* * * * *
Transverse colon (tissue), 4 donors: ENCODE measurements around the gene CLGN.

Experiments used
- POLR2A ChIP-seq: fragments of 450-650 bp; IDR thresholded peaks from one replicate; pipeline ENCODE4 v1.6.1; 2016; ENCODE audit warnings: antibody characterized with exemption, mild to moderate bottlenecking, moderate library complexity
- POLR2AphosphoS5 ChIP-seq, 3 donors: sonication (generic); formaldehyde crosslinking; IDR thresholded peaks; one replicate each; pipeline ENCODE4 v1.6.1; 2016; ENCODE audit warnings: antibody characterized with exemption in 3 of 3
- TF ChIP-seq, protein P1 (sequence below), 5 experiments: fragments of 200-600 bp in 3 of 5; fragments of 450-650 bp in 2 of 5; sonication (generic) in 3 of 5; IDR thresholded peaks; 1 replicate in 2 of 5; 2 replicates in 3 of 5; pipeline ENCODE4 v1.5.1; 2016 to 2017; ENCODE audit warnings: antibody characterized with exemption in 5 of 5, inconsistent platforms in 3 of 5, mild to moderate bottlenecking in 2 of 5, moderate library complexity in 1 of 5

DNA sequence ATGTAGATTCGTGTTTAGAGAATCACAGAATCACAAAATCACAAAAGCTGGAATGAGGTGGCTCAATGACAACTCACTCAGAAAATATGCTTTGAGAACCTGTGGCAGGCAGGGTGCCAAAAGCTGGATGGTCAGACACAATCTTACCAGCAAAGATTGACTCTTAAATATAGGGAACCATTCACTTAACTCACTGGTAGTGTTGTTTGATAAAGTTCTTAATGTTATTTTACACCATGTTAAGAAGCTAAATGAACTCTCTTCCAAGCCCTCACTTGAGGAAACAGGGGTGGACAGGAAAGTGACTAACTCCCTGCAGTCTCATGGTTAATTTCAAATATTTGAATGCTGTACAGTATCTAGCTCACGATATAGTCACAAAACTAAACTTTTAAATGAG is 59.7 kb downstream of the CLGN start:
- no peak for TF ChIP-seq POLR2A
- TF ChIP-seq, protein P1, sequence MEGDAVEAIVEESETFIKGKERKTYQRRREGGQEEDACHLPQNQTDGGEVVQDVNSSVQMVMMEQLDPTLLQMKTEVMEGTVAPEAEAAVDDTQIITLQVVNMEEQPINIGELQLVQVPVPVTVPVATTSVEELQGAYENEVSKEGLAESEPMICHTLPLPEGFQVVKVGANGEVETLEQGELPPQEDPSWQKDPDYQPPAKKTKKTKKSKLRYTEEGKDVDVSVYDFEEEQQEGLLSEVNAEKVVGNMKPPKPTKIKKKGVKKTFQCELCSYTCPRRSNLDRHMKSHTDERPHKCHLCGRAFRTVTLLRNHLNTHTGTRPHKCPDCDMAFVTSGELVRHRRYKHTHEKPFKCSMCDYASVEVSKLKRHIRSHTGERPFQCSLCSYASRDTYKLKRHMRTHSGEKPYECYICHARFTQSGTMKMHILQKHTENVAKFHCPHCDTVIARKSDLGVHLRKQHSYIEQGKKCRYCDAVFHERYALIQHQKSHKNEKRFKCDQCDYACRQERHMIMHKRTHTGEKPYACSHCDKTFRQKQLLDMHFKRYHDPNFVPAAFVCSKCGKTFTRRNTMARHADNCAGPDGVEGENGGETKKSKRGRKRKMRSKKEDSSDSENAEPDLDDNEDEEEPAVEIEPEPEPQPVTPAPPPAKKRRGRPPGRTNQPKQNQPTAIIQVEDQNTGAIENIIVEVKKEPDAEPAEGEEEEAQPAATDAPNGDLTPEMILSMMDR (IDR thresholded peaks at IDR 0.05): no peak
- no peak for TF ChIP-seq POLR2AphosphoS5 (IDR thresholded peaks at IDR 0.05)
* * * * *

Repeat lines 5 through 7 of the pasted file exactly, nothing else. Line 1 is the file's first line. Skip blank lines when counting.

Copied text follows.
- TF ChIP-seq, protein P1 (sequence below), 5 experiments: fragments of 200-600 bp in 3 of 5; fragments of 450-650 bp in 2 of 5; sonication (generic) in 3 of 5; IDR thresholded peaks; 1 replicate in 2 of 5; 2 replicates in 3 of 5; pipeline ENCODE4 v1.5.1; 2016 to 2017; ENCODE audit warnings: antibody characterized with exemption in 5 of 5, inconsistent platforms in 3 of 5, mild to moderate bottlenecking in 2 of 5, moderate library complexity in 1 of 5

DNA sequence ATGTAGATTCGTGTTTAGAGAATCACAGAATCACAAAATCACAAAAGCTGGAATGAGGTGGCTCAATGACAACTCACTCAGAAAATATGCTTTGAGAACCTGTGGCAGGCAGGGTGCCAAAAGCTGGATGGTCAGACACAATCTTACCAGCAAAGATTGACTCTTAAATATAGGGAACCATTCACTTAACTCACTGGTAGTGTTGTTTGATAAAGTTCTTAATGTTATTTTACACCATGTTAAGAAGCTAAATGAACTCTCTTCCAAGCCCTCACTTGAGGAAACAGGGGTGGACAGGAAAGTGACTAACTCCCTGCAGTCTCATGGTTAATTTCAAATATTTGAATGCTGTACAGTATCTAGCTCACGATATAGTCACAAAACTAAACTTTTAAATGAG is 59.7 kb downstream of the CLGN start:
- no peak for TF ChIP-seq POLR2A